Besides those mentioned, there are a number of smaller rivers discharging on the north coast, and on the west shore of the Gulf of Carpentaria the Roper river discharges itself into Limmen Bight.
The Roper is a magnificent stream, navigable for about 75 or 80 m.
Skirting the low shores of this gulf, all the way round its upper half to the Roper, Leichhardt crossed Arnheim Land to the Alligator river, which he descended to the western shore of the peninsula, and arrived at Port Victoria, otherwise Port Essington, after a journey of 3000 m., performed within a year and three months.
He then pushed on, through a very thick forest, with scarcely any water, till he came to the streams which supply the Roper, a river flowing into the western part of the Gulf of Carpentaria.
See Sir Roper Lethbridge, The Golden Book of India.
A Roper, Life.
William Roper, husband of More's eldest daughter, mentions one of these visits, when the king after dinner walked in the garden by the space of an hour holding his arm round More's neck.
Roper afterwards congratulated his father-in-law on the distinguished honour which had been shown him.
Howbeit, son Roper, I may tell thee I have no cause to be proud thereof, for if my head would win him a castle in France it should not fail to go."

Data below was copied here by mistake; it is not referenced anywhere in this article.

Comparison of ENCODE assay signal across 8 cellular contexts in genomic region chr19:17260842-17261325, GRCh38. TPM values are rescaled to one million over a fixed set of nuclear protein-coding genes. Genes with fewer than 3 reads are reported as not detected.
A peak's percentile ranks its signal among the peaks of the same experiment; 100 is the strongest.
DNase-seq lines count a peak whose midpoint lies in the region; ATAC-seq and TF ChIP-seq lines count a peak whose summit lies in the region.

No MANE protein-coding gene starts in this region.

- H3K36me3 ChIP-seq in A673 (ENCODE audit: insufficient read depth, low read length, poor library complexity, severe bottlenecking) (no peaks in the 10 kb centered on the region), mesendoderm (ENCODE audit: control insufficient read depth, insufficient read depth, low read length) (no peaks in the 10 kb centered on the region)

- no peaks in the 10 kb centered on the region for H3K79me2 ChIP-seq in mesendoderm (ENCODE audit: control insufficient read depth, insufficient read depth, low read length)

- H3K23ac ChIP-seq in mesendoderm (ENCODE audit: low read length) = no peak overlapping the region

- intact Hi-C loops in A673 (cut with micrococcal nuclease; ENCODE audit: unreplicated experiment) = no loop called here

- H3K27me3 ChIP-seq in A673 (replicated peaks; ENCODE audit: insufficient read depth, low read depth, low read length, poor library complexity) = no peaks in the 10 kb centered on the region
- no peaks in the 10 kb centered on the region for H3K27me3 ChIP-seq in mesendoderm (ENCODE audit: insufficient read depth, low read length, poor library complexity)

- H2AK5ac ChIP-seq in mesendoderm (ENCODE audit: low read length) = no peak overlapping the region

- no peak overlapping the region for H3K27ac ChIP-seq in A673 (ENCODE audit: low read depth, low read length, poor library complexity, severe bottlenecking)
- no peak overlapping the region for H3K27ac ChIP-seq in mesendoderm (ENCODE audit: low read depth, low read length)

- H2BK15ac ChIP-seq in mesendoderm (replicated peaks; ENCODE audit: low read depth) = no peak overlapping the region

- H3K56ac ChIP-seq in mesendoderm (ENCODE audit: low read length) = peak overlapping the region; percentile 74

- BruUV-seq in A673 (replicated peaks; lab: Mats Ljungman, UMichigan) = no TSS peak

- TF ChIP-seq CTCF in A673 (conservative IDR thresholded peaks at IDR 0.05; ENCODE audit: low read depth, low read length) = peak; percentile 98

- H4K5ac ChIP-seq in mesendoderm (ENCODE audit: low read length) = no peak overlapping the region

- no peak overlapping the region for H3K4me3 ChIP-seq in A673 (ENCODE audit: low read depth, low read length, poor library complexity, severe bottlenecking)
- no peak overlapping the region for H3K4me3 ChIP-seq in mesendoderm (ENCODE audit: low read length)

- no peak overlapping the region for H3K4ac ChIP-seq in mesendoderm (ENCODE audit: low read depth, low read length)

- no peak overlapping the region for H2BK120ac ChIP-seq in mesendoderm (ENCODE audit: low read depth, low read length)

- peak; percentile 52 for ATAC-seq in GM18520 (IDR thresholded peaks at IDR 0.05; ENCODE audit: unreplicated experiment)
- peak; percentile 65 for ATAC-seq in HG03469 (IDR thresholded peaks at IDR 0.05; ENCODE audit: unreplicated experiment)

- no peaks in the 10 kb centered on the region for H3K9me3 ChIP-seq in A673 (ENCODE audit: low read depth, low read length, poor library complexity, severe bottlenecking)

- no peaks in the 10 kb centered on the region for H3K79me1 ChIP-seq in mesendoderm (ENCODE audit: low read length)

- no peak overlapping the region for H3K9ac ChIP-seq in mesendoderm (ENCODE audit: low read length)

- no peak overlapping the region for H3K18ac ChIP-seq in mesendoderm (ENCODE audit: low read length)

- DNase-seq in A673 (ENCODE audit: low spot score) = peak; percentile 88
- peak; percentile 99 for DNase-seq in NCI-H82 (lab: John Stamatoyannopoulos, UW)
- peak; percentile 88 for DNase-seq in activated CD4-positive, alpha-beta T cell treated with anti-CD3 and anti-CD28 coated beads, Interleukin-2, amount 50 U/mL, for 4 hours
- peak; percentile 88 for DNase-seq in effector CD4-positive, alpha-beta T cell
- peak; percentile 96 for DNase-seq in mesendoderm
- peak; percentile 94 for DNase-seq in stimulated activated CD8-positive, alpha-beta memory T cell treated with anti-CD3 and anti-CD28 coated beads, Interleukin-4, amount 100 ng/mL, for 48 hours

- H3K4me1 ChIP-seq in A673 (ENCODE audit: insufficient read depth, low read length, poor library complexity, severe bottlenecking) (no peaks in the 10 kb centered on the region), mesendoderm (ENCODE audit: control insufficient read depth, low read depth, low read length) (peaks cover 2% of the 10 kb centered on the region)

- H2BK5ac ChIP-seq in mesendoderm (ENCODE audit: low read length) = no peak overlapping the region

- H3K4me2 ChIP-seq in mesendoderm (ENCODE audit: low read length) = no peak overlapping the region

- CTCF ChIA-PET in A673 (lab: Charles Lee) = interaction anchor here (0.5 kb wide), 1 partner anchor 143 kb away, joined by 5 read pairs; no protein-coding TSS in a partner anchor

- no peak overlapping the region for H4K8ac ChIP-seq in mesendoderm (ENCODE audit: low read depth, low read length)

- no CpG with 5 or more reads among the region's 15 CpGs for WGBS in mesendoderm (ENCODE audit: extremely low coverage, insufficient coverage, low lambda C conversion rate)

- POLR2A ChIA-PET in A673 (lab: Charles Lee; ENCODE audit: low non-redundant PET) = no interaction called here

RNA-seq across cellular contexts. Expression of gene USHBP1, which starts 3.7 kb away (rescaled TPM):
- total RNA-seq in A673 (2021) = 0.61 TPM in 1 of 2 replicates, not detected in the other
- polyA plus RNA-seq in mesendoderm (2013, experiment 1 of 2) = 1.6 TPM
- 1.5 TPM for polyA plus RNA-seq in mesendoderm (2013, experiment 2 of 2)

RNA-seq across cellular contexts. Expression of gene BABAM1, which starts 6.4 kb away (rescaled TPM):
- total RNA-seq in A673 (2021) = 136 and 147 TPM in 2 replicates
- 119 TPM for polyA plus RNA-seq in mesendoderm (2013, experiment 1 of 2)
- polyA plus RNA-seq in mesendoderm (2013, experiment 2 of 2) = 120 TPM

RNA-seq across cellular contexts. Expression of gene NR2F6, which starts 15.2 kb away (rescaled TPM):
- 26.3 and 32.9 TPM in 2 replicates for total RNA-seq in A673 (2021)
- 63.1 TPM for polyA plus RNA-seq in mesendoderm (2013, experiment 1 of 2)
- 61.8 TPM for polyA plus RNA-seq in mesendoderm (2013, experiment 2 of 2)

But it did not alter the royal policy, and in 1529, when a successor had to be Roper, Life.
1 So the speech runs in the Life by More's great-grandson; but in the only trustworthy record, the life by his son-in-law Roper, More's reply ends with the words, " she will shortly come."
His eldest daughter, Margaret (1505-1544), married to William Roper (1496-1578), an official of the court of king's bench and a member of parliament under Henry VIII., Edward VI.
The Mirror of Vertue in Worldly Greatness; or, the Life of Syr Thomas More was written by his son-in-law William Roper about the end of Mary's reign.
43-185, is chiefly compiled from Roper and Harpsfield.
Thomae archiepiscopi Cantuariensis, Thomae Mori (Douay, 1588; Cologne, 1612) and the Vila Thomae Mori (separately), (Gratz, 1689) translates Roper, interweaving what material he could find scattered through More's works and letters and the notices of him in the writings of his contemporaries.
But it is almost entirely borrowed from Roper and Stapleton.
In Mary's reign, and in the tide of Catholic reaction, Roper and Harpsfield wrote lives of him; Ellis Heywood dedicated his Il Moro (Florence, 1556) a fanciful account of More's life at Chelsea, to Cardinal Pole, and Tottell reprinted the folio of his English works.